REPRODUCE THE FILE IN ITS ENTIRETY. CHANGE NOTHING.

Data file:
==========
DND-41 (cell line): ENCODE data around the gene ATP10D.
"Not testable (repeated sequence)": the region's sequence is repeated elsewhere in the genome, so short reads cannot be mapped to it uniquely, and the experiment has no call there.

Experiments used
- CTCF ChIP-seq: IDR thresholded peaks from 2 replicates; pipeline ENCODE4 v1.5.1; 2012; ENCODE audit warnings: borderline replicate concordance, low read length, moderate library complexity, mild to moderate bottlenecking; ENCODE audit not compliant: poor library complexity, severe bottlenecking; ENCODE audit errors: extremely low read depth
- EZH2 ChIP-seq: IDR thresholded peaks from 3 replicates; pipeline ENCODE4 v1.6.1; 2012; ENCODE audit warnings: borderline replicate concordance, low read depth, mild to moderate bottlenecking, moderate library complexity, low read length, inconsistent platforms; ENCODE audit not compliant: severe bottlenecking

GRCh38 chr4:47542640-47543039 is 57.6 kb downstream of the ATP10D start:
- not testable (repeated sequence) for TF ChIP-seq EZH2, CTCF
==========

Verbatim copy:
DND-41 (cell line): ENCODE data around the gene ATP10D.
"Not testable (repeated sequence)": the region's sequence is repeated elsewhere in the genome, so short reads cannot be mapped to it uniquely, and the experiment has no call there.

Experiments used
- CTCF ChIP-seq: IDR thresholded peaks from 2 replicates; pipeline ENCODE4 v1.5.1; 2012; ENCODE audit warnings: borderline replicate concordance, low read length, moderate library complexity, mild to moderate bottlenecking; ENCODE audit not compliant: poor library complexity, severe bottlenecking; ENCODE audit errors: extremely low read depth
- EZH2 ChIP-seq: IDR thresholded peaks from 3 replicates; pipeline ENCODE4 v1.6.1; 2012; ENCODE audit warnings: borderline replicate concordance, low read depth, mild to moderate bottlenecking, moderate library complexity, low read length, inconsistent platforms; ENCODE audit not compliant: severe bottlenecking

GRCh38 chr4:47542640-47543039 is 57.6 kb downstream of the ATP10D start:
- not testable (repeated sequence) for TF ChIP-seq EZH2, CTCF